In Nick Price's wonderful book "The Swing" he talks briefly about the first time he ever saw his golf swing on videotape, and how that experience in his words "made me want to throw up". Evidently what he felt he was doing was not at all what was really happening. Not long after I read that quote from Mr. Price, I stumbled across a video on Youtube of Tiger Woods and Butch Harmon talking about the swing changes he had to make back in the early 2000s in order to become a more consistent and accurate ball striker. Again they emphasized this concept of "feel vs. real" and how the disparity of what Tiger felt he was doing, and what he was actually doing created a bit of dissonance in his ability to adjust to the new and improved mechanics.
The feel vs. real topic is a common one in the golfing community, but I've not seen it discussed as often in fly casting circles. When I came back to flyfishing a few years ago, I began to think about how those concepts from the golfing world could possibly translate over to fly casting. The feel vs. real idea was the one that REALLY stood out over the others in an obvious way. I decided that it was a worthy pursuit to put some golf exercises to the test in fly casting. Over the years I have intermittently struggled with precise tracking on my back cast, and due to a lack of real diligent examination, I have never really implemented a permanent fix. Many fans of Homer Kelly, author of the famous book, The Golfing Machine recommend an exercise known as "the flashlight drill" to help folks feel the proper plane in the golf swing. I'm not a fan of The Golfing Machine as an instructional text, but the flashlight drill seemed like a good candidate to use for shedding some light (pun intended) on a tracking problem in the fly cast.
To test it out, I grabbed a flashlight, turned out the lights in the room, looked straight into a mirror and began to execute the moves of a basic overhead cast in slow motion with the flashlight. I watched intently as the light moved across the ceiling above, and then behind me and onto the opposite wall. To my surprise (but not really), the light did NOT go straight back over my shoulder on to the opposite wall but disappeared in a slight curve around the back of my head. The funny thing is that it didn't FEEL this way at all. It really felt like I was going straight back, but clearly, that was not what was happening.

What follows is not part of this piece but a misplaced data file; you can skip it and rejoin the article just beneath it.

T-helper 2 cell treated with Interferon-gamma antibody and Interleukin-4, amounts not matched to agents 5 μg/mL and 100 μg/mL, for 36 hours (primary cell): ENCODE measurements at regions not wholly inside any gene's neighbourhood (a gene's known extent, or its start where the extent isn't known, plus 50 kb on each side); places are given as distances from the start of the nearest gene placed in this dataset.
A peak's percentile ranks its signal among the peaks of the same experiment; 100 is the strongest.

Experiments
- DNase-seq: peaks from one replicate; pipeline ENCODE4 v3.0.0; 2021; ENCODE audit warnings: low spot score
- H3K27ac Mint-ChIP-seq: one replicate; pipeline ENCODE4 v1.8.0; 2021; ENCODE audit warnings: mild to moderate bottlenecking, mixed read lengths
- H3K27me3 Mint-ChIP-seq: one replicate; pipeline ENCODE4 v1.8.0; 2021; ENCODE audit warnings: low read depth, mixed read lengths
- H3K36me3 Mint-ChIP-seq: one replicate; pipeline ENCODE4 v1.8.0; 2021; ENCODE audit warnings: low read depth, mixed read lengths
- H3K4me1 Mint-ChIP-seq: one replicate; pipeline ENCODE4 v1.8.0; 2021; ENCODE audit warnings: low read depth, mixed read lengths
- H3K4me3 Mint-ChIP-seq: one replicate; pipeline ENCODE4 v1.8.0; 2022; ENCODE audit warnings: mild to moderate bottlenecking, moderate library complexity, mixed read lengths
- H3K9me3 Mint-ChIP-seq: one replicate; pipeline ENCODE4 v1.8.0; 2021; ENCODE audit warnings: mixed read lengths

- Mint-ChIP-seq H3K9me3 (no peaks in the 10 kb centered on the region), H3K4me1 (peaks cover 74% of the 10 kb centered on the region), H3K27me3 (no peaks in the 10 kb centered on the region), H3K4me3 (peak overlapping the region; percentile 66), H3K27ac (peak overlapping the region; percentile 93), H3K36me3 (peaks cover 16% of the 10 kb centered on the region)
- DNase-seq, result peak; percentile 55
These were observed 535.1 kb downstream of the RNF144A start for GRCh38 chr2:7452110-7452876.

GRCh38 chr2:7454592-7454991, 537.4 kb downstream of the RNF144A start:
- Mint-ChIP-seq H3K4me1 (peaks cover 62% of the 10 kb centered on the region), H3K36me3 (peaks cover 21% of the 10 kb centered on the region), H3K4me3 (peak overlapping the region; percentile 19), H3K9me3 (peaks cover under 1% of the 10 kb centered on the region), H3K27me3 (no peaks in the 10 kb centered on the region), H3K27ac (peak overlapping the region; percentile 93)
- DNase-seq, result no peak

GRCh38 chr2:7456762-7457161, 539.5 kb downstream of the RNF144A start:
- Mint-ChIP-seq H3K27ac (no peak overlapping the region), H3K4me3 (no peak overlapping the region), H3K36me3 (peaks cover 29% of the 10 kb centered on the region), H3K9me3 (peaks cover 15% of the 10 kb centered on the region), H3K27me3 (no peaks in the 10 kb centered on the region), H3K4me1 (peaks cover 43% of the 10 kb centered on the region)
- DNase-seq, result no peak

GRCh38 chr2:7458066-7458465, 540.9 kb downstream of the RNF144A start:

When I actually did move the flashlight straight back over my shoulder correctly, it actually felt like I was moving my arm much further out and away in the horizontal dimension from my head and body. Obviously, this was clearly not an accurate "feel" either. After being away from casting for almost 6 years it wasn't really surprising to me that I had fallen back into some bad habits without the regular, regimented training I had engaged in for so long. However, as I had just experienced, through implementing some very simple exercises that tap into multiple sensory channels, it is completely possible to have a "lightbulb moment" that links the correct motions with the proper feeling(s) for both quick and effective change.
Below is the link to Tiger Woods & Butch Harmon discussing this topic. Fast Forward to the 5:00-6:25 mark
Up next ...the role of INTENTION in precise athletic motions. Hope you all have a great week!